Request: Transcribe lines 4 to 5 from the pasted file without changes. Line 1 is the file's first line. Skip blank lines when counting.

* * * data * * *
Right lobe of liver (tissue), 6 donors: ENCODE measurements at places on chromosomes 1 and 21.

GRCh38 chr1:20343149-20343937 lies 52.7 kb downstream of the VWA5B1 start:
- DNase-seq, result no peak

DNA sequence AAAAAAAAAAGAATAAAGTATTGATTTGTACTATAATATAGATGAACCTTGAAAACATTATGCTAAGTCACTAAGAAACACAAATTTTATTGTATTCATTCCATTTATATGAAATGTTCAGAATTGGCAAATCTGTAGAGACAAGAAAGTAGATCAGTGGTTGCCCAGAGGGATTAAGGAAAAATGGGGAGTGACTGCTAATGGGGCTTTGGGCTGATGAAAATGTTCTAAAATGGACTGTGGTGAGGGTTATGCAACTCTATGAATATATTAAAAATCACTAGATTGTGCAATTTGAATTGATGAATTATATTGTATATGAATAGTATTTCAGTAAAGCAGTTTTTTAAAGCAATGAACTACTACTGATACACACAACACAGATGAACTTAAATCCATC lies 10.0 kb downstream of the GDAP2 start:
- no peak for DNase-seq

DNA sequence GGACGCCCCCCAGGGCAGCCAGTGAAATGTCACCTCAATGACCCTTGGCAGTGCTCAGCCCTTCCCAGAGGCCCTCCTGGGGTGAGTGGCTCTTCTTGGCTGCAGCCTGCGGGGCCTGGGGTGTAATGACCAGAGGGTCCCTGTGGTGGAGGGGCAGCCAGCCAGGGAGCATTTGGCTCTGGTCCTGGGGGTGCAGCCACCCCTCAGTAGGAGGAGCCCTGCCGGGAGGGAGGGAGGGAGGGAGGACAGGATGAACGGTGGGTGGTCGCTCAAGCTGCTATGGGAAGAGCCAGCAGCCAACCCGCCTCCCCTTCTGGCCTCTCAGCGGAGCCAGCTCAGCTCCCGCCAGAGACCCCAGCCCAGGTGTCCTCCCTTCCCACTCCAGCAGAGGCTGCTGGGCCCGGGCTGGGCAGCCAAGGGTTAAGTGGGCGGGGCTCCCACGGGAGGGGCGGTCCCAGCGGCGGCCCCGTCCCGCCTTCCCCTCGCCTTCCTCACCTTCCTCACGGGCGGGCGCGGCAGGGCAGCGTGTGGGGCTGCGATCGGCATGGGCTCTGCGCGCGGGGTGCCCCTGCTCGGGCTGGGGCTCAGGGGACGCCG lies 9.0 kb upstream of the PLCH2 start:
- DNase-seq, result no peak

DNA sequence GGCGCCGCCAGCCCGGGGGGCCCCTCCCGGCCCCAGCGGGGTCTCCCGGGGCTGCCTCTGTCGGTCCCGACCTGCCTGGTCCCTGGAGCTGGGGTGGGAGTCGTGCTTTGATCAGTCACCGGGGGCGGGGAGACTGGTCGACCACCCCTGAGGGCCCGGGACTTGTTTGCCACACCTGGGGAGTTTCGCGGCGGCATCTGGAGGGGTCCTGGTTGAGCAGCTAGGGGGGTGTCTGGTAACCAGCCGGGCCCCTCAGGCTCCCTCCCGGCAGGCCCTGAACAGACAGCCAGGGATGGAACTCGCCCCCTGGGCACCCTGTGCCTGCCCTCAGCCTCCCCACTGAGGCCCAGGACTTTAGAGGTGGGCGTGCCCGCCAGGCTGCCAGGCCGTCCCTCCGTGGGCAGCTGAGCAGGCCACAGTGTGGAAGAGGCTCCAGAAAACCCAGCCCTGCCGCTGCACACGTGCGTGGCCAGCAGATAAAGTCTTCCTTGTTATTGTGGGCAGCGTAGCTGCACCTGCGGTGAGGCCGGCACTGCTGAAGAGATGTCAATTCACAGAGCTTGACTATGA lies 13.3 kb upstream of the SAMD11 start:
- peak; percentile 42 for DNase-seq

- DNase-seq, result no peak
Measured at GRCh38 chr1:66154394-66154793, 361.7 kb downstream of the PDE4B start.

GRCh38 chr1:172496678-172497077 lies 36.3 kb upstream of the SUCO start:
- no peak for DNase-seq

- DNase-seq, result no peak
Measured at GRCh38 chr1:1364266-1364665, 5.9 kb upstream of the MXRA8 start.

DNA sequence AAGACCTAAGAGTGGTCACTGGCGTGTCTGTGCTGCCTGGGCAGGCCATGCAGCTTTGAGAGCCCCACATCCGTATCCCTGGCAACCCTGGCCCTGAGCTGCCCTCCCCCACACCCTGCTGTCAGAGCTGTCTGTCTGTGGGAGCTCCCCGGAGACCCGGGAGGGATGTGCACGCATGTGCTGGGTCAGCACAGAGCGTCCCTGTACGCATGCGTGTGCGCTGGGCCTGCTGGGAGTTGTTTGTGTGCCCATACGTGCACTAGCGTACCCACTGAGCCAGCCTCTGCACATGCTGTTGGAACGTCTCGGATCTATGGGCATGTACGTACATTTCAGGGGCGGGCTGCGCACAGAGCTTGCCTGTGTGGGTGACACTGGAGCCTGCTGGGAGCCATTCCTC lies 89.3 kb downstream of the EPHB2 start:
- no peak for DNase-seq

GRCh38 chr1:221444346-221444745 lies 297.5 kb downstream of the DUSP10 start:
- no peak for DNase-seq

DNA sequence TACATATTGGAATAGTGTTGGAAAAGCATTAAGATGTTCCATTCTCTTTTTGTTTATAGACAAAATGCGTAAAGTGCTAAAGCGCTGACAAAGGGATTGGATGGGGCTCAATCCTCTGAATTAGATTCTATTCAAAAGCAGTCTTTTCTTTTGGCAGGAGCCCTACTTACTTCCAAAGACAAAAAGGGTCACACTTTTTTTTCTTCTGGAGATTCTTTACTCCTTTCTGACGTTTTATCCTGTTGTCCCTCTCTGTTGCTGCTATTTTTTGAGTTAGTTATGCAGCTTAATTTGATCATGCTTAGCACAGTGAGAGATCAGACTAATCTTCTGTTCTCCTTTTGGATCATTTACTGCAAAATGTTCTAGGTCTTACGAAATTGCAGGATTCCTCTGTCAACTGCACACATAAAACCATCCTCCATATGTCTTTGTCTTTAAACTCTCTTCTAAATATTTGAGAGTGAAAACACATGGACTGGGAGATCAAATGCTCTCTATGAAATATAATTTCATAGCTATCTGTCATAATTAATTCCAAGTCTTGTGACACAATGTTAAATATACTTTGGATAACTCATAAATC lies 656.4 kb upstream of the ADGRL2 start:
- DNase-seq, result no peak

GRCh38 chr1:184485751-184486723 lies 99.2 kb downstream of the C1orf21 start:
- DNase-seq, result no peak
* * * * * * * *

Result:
DNA sequence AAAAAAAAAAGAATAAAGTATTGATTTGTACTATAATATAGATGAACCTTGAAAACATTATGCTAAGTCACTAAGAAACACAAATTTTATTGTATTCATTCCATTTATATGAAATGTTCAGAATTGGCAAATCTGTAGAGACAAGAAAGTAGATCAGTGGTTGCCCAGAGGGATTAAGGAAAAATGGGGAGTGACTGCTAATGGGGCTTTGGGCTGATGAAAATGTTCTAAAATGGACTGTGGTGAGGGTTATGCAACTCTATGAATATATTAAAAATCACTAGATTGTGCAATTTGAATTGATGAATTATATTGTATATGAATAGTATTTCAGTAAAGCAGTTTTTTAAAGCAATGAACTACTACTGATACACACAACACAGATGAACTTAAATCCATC lies 10.0 kb downstream of the GDAP2 start:
- no peak for DNase-seq